WILLIAM McENIRY

In considering the prominent legal firms in Rock Island County one's mind instinctively turns to the firm of McEniry & McEniry, a firm composed of the two brothers, Hon. William McEniry and Matthew J. Mc-Eniry, having offices both in Rock Island and Moline. It is the life and character of the former of these two gentlemen that we pro-pose to depict in the sketch that is to follow. The life and character of Matthew J. McEniry will be found elsewhere in this work treated at length.

William McEniry was born in Rock Island County, Illinois, May 9, 1860, his parents being William and Elizabeth (Coughlin) Mc-Eniry. William McEniry, Sr., who was a farmer, came to Illinois in 1841 and settled in Moline, making his home there until 1852, when he took up his residence on a farm in this county. In 1846 occurred his marriage to Miss Elizabeth Coughlin. To this couple eight children were born, six sons and two daughters. Two of the sons, however, died in infancy. The death of the father occurred February 18, 1874. His widow survived him until May 30, 1907, when she passed away. Both were devout members of the Roman Catholic Church. In a panegyric at the time of Mrs. McEniry's death one of the Moline daily newspapers spoke of her life as follows: "Mrs. McEniry was identified with the history of Rock Island County. She was the first Catholic woman to reside in what is now the City of Moline, and the first mass of the church ever said in that city, was celebrated in her house by a Davenport priest. She was a remarkable character in many ways. Her life was as calm and gentle as its close and yet it was active. She was of firm faith and resolute purpose and courage."

William McEniry, the son, whose life we will now discuss, received his preliminary education in the public schools of Rock Island County. Later he pursued a commercial course in Prairie du Chien, Wisconsin. Upon the completion of this he entered upon a literary course in the University of Notre Dame, at Notre Dame, Indiana. Then he chose the profession of law as his life's vocation, and in order to fit himself for the practice of that science he entered the law department of the University of Michigan at Ann Arbor in that state. Here he graduated in 1885.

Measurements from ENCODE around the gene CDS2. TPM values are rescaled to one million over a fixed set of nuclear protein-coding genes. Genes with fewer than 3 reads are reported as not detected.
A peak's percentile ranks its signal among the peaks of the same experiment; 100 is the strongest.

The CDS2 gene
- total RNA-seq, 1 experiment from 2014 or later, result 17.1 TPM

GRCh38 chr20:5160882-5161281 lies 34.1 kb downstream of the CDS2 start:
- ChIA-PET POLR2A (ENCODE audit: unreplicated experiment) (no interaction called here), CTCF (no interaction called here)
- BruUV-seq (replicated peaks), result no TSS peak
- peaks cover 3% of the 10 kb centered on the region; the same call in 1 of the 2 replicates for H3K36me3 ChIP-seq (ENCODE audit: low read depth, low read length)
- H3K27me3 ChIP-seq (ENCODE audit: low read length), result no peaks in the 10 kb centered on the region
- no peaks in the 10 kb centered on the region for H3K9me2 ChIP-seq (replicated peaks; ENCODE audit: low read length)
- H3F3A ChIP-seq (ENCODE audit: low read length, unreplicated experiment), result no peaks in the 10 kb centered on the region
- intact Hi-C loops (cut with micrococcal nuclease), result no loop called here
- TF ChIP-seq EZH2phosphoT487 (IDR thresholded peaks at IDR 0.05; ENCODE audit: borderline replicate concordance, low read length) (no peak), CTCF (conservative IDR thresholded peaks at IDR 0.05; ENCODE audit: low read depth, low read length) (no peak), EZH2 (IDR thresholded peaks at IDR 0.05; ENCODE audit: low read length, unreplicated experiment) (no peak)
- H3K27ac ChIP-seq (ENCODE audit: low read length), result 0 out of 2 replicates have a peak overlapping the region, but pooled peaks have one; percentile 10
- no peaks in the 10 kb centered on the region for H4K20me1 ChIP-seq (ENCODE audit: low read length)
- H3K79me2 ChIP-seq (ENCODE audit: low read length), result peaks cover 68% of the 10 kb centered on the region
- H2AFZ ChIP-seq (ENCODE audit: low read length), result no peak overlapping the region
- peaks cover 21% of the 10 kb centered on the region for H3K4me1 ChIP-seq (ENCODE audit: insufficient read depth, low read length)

Soon after his graduation the young barrister opened a law office in Rock Island, and his immediate success proved him to be an able lawyer. He possesses a keen and analytical mind, and a broad and comprehensive mental vision, enabling him to assimilate the correlation of ideas and to instinctively grasp the fundamental and basic elements of the subject under consideration. Added to this he is a logical reasoner and an eloquent and forceful public speaker. These attributes and accomplishments are essential in a successful legal career, and by the possession of these superior qualities, which in themselves are marks of distinction, Mr. McEniry has attained an enviable station in his profession. He has served as counsel in some very important litigation that has attracted widespread interest. In legal ability he is one of the foremost lawyers in Western Illinois, and his superior merit has obtained the recognition that it deserves.

Ever since entering upon the practice of law in Rock Island and taking up his residence here, Mr. McEniry has been constant and untiring in his endeavor to promote that city's best interests and has given his support to all measures for the public benefit. He was actively instrumental in the work of securing a new court house and was also a potent factor in determining the location of the Western Illinois Hospital for the Insane at Watertown, and was asked by Governor Altgeld to act as a member of the board, but declined. He secured the passage of the bill making possible to remove the Woodmen office to Rock Island.

On October 15, 1890, Mr. McEniry was united in marriage to Miss Alice Cleary, a young lady of New Orleans, a daughter of Mr. and Mrs. John Cleary of that city. To them four children have been born, John, Elizabeth, William and Katherine. Both Mr. and Mrs. McEniry are members of the Roman Catholic Church. Their many excel-lent qualities and bountiful hospitality have made them favorites in the best social circles of the Tri-Cities.

In political faith Mr. McEniry has always been a staunch Democrat, and he is one of the acknowledged leaders of that party in Rock Island County. Although zealous in striving for the success of his party at the poles, Mr. McEniry has never been a bitter or a narrow partizan, and as a leader in his party his conduct of campaigns, although vigorous, has been such as to insure him the respect and friendly regard of his political opponents.

In 1887 Mr. McEniry was nominated by his party, and was elected city attorney of Rock Island. He filled that office with ability and distinction. In the autumn of 1896 he was elected a member of the House of Representatives in the Illinois State Legislature, running far ahead of his party ticket. In this capacity he served upon several very important committees, and although his political party was the minority party nevertheless every one of the five bills introduced by Mr. McEniry passed both the House and the Senate, and became laws of the state. Of his ability as a legislator the Inter-Ocean, of Chicago, spoke in the highest terms of praise.

No words of fulsome praise are necessary to embellish the life and character of William McEniry. He is a patriotic citizen, a scholarly and able lawyer and a Christian gentleman. No higher encomium can be bestowed upon any man.

 

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Illinois Ancestors

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